Date of Award

Summer 2011

Document Type

Dissertation

Degree Name

Doctor of Philosophy (PhD)

Department

Counseling Psychology

First Advisor

Edwards, Lisa M.

Second Advisor

Fox, Robert A.

Third Advisor

Melchert, Timothy

Abstract

Researchers' examination of Latino adolescents' cultural values and sexual activity has yielded questions regarding the cultural- and gender-specific attitudes and practices in this area (Deardorff, Tschann, & Flores, 2008). Cultural values include family-related variables such as different aspects of familism, parent-adolescent communication, and parental monitoring, which have been found to decrease adolescents' engagement in other negative activities such as aggressive behavior, (Dishion & McMahon, 1998), substance use (Estrada, Rabow, & Watts, 1982), and juvenile delinquency (Clark & Shields, 1997). Research investigating these risk behaviors has often implicated Latino adolescents' level of assimilation to White, mainstream society as a potential risk factor for higher engagement in negative behaviors, emphasizing the importance of better understanding the cultural context in which Latino youth live and how it may impact their risky behavior.

This dissertation study, therefore, examined the relationship between five Latino family variables (i.e., attitudinal familism, behavioral familism, structural familism, parent-adolescent communication, and parental monitoring), assimilation to White culture, and the sexual activity beliefs and behaviors of Latino adolescents. A mixed-methods project explored and tested the relationships between these variables. Four gender-specific focus groups were conducted with adolescents; data were analyzed using Grounded Theory methodology (Strauss & Corbin, 1990). Also, 410 Latino youth completed quantitative surveys about their family-related behaviors, attitudes, and sexual activity. Relationships among these variables were tested using correlations and regressions.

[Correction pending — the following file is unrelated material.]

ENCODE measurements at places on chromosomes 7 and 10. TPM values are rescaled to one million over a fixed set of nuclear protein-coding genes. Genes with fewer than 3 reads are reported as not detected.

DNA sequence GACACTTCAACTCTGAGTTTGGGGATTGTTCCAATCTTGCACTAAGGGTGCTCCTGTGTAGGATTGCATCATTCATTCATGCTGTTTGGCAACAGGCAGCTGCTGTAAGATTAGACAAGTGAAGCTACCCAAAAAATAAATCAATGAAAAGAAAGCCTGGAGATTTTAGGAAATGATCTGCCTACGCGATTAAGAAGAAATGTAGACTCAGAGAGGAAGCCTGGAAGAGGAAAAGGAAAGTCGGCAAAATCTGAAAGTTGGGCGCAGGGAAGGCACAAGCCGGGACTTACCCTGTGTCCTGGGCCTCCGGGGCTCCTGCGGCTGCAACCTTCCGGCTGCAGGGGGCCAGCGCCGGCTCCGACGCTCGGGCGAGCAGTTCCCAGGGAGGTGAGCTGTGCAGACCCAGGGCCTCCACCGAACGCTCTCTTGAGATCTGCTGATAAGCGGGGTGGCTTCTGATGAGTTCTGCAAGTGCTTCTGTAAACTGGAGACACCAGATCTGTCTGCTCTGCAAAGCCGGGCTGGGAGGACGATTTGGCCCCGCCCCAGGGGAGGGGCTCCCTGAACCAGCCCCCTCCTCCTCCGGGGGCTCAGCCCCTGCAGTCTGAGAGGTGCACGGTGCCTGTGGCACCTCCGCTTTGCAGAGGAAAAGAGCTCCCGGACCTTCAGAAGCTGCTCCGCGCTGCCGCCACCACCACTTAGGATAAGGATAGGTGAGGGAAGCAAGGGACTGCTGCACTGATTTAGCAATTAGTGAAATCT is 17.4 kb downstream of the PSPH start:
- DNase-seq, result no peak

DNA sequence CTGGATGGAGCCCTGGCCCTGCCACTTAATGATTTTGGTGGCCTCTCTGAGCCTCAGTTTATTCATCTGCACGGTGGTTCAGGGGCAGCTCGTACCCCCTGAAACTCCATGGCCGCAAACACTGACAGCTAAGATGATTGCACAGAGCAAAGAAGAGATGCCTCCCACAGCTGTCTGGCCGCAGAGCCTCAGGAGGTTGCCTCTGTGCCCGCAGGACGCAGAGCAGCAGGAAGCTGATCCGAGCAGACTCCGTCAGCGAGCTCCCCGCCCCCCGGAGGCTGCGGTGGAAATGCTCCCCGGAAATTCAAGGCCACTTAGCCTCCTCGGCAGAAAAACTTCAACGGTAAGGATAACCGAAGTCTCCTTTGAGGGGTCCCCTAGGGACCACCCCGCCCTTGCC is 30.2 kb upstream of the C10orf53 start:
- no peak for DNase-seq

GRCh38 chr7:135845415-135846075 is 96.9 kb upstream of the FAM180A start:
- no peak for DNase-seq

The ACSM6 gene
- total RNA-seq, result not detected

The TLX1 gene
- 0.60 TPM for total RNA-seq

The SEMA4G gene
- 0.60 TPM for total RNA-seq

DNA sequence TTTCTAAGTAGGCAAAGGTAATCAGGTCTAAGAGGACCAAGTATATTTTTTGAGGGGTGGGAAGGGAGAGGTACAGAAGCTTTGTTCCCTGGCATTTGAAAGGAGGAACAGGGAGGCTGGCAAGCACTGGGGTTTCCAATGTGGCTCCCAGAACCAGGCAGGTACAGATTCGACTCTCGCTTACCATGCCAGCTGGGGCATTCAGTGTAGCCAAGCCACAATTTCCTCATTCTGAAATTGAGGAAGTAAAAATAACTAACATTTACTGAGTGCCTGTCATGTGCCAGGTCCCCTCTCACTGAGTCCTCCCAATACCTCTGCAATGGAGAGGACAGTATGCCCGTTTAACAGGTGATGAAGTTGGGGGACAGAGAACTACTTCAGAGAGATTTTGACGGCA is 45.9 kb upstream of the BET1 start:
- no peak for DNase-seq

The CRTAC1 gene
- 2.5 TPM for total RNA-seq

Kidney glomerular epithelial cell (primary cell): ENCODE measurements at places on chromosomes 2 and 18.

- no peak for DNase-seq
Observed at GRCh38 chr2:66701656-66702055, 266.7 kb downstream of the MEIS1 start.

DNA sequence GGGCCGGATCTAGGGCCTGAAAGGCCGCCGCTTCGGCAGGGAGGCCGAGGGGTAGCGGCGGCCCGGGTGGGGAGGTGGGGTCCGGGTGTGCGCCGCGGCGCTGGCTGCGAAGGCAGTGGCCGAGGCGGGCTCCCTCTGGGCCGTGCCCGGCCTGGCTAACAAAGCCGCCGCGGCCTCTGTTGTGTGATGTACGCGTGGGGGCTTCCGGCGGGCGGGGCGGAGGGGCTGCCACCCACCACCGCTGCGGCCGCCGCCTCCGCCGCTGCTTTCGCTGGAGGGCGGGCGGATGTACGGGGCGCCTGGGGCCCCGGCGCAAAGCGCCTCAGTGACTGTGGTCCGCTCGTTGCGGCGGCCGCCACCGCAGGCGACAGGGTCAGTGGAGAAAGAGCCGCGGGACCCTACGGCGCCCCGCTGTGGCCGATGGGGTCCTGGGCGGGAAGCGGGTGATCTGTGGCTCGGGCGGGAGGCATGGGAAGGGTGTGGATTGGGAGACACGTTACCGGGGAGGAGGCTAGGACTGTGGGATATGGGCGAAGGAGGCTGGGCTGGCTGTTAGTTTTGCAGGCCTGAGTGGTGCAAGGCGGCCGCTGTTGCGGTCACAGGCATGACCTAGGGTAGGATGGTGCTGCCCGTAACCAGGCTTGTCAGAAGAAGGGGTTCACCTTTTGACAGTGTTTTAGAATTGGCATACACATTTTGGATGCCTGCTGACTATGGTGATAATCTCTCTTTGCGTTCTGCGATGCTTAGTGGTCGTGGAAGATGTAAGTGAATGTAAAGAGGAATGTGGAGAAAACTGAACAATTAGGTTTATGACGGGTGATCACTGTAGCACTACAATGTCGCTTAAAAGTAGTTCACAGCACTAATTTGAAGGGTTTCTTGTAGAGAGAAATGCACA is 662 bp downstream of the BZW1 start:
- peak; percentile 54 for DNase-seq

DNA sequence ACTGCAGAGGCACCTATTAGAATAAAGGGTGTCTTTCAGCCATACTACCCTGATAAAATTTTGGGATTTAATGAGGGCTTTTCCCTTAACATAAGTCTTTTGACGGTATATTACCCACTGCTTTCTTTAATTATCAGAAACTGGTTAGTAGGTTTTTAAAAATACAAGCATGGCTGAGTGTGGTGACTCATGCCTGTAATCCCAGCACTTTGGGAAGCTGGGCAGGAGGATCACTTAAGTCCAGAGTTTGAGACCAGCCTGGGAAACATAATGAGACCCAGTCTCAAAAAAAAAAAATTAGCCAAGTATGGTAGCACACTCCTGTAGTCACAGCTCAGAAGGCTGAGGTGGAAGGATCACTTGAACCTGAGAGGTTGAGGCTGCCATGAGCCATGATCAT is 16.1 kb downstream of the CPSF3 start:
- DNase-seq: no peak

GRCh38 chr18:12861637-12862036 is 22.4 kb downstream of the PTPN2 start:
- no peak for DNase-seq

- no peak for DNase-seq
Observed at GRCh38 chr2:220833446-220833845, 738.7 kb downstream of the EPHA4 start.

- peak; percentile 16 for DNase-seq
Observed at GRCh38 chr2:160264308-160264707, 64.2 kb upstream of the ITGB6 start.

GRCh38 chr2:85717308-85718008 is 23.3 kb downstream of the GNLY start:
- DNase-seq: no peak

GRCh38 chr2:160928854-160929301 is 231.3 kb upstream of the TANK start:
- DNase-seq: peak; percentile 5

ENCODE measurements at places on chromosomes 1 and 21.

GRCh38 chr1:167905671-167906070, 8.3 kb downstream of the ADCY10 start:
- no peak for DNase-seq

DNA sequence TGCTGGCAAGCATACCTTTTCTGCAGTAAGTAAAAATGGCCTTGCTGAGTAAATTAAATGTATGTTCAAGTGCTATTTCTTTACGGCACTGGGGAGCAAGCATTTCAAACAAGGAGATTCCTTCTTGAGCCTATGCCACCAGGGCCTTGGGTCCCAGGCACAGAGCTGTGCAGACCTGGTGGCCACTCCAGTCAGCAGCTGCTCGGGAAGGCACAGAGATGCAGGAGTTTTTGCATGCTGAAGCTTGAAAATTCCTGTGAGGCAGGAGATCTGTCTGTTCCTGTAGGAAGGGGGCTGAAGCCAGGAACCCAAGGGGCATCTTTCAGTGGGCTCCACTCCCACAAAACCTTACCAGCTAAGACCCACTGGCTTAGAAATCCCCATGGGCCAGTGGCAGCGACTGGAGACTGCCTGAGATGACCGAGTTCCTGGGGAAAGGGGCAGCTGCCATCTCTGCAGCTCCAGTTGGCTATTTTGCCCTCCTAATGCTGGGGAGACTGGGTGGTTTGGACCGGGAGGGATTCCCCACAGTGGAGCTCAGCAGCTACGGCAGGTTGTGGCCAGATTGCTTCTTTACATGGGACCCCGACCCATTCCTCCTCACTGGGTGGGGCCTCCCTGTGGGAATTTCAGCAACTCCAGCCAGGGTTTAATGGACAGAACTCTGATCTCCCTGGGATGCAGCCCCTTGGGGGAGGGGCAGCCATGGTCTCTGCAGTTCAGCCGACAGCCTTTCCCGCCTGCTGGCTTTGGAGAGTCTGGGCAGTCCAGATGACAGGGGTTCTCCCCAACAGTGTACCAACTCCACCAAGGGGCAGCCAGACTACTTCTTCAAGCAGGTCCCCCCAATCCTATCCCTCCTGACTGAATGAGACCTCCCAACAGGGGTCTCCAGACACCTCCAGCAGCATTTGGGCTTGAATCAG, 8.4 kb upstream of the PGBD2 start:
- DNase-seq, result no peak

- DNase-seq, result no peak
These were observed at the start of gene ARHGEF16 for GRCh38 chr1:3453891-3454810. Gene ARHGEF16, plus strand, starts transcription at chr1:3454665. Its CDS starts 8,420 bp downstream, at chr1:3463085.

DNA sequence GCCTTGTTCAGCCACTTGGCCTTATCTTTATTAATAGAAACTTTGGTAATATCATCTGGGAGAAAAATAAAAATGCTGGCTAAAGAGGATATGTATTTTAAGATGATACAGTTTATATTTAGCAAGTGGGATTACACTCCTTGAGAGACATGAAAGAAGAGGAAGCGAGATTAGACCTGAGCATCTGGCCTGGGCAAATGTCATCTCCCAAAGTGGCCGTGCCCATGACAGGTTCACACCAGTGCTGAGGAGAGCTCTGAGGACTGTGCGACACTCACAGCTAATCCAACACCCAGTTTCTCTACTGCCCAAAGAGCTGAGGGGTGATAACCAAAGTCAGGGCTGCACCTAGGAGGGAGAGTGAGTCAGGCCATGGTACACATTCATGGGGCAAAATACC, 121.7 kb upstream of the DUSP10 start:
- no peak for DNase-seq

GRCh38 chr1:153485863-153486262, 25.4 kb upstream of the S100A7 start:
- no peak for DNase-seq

Primary findings from the qualitative study indicated that gender differences in Latino families' communication about sex and monitoring behaviors impacts Latina girls' and Latino boys' sexual activity beliefs. Differences observed with regard to gender were such that Latina girls' felt sexual activity was not appropriate for teenagers, whereas the boys felt that it was acceptable for teenagers to engage in sexual activity as long as they used a contraceptive method. Quantitative results indicated parental monitoring and some aspects of familism were found to be related to a decreased likelihood of engaging in sexual activity for the girls and boys. High assimilation to White, mainstream culture was not found to impact sexual activity beliefs or behaviors in the current study.

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